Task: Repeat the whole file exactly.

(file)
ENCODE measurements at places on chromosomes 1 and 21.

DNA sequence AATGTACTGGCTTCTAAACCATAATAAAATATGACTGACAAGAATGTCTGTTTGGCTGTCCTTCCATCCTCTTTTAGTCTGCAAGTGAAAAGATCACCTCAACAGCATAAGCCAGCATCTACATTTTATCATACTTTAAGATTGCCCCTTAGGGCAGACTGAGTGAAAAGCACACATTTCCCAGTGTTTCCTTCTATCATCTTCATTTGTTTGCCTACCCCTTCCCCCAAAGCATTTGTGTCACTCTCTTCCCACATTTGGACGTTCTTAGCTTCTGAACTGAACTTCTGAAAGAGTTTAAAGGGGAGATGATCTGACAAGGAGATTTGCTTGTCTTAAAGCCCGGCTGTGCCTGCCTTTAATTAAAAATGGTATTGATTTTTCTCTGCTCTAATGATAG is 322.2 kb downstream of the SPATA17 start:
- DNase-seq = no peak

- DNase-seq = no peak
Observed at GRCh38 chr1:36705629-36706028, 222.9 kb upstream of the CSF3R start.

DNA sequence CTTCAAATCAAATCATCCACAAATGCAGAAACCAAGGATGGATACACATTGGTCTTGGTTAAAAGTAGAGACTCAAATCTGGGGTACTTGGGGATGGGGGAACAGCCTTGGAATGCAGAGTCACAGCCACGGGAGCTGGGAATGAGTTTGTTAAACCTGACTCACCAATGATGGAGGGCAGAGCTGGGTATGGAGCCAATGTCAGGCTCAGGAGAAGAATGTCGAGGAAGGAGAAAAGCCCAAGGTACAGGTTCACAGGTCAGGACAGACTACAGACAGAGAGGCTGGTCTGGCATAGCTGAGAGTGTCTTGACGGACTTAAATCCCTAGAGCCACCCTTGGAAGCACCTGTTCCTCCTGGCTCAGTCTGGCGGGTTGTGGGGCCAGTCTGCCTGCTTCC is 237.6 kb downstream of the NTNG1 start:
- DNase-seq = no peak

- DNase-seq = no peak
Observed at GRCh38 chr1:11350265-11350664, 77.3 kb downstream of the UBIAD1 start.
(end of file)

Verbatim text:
ENCODE measurements at places on chromosomes 1 and 21.

DNA sequence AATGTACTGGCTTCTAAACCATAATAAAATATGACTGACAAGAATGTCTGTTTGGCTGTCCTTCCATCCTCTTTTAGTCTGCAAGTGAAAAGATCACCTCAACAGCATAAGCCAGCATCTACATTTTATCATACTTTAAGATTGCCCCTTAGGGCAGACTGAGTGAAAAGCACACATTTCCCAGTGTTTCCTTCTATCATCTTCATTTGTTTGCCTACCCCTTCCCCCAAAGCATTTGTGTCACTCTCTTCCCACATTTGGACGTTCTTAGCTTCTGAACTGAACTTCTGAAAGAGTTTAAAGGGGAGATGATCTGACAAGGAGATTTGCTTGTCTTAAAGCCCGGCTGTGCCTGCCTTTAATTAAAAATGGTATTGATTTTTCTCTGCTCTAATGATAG is 322.2 kb downstream of the SPATA17 start:
- DNase-seq = no peak

- DNase-seq = no peak
Observed at GRCh38 chr1:36705629-36706028, 222.9 kb upstream of the CSF3R start.

DNA sequence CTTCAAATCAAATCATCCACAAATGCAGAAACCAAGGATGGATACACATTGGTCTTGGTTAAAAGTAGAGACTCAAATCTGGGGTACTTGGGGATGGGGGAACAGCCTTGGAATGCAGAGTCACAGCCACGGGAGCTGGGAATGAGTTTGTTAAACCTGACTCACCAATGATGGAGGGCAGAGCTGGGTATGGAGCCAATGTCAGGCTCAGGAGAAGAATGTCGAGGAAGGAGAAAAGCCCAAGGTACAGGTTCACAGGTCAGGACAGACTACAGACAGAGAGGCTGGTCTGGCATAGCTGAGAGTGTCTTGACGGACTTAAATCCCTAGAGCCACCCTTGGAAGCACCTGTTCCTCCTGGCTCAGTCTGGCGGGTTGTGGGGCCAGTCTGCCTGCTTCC is 237.6 kb downstream of the NTNG1 start:
- DNase-seq = no peak

- DNase-seq = no peak
Observed at GRCh38 chr1:11350265-11350664, 77.3 kb downstream of the UBIAD1 start.